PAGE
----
Like many of my favorites in the genre of YA fiction, The Merchant of Death is approachable to a wide array of ages. Contrary to what some might think, I value brevity and inclusivity of speech over obtuse language. The ability to reach a larger audience is sometimes more valuable than catering to the literary minded. In this case, The Merchant of Death succeeds by not alienating those of a younger age group who would benefit most from the themes of life it presents. But of course, one could argue this praise is better directed to the genre at large. My point is that some books are hastily judged by their intended audience instead of the potential universality of their content.

The greatest aspect of this approachability I keep waxing on about is the relatability of the protagonist, Bobby Pendragon. As a perfectly ordinary teen who is thrust into extraordinary circumstances, we are coaxed into reflecting upon our own life and the seemingly uncontrollable events of our own destiny. Many of the trials and tribulations Bobby faces mirror our own struggles, albeit embellished by fantasy. We see him endure the loss of his old life, a shattering of preconceived beliefs about reality, and his trust in important life figures put to the test. But most importantly, we see him make mistakes and endure the consequences of his actions.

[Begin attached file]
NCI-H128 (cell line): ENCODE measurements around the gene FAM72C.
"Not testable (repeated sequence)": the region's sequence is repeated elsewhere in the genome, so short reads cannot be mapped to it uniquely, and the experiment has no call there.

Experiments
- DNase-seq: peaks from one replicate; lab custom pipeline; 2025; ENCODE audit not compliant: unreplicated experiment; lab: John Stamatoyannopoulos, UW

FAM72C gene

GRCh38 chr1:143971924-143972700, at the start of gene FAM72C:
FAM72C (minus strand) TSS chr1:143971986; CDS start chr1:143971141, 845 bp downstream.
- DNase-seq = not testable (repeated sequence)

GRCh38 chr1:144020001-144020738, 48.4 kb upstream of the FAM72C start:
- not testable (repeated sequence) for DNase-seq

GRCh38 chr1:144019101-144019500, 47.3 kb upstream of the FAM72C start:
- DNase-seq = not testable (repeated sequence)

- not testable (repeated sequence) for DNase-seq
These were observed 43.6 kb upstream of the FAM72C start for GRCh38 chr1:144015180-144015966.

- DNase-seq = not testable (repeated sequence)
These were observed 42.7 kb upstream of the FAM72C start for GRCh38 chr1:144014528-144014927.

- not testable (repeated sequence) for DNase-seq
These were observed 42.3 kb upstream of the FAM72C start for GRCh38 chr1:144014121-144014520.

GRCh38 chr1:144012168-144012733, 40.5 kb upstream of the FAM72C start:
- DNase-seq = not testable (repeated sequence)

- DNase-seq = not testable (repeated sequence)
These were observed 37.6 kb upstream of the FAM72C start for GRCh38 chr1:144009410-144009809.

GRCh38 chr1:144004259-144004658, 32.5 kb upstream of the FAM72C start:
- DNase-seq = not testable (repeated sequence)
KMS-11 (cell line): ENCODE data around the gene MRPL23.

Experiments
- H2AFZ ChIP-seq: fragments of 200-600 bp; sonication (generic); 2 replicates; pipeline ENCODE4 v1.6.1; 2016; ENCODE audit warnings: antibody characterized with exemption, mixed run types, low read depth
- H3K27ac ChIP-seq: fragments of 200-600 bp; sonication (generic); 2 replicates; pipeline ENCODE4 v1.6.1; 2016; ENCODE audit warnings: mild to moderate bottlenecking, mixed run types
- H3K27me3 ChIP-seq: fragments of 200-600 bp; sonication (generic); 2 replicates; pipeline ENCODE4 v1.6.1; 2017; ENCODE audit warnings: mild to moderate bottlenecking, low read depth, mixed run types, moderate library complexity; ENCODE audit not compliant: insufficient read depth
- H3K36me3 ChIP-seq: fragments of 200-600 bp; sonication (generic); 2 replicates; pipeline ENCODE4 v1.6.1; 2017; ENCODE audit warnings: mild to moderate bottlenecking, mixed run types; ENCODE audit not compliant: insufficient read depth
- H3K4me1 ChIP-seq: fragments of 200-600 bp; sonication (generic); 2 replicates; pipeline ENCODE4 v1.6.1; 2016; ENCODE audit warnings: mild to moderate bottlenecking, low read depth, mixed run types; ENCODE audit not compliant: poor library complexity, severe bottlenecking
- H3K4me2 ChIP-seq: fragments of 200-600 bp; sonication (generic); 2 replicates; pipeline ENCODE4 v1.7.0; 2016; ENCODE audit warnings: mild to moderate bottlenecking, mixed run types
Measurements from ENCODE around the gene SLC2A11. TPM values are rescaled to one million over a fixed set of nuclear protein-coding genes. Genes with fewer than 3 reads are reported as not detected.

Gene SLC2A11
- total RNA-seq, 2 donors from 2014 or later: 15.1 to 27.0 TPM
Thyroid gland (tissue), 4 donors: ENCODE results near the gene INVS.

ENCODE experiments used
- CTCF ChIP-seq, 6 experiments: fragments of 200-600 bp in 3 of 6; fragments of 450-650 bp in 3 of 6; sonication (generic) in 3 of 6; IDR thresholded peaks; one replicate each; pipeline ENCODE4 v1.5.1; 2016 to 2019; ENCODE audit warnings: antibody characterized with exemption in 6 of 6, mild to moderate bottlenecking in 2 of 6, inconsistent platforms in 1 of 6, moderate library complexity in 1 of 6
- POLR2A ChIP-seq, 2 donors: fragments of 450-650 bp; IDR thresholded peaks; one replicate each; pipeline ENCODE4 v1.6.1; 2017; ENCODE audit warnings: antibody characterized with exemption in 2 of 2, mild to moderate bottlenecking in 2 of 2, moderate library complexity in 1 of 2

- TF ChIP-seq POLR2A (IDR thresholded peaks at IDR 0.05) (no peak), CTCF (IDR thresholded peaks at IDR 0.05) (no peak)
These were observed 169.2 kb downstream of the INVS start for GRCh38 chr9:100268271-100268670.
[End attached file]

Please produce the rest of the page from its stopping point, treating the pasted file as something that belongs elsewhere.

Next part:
By resisting his destiny and the call to do what is right, Bobby inadvertently causes the death of someone who was trying to protect him. The ripple effect of this mistake shapes the entirety of his proceeding journey. Whereas before he had a protector and a guide, now he and his comrades are more alone than ever. But as you will see later on, in a matter of fate, this occurrence was necessary for Bobby to confront his own selfish desires and rise to the occasion of fulfilling his greater destiny.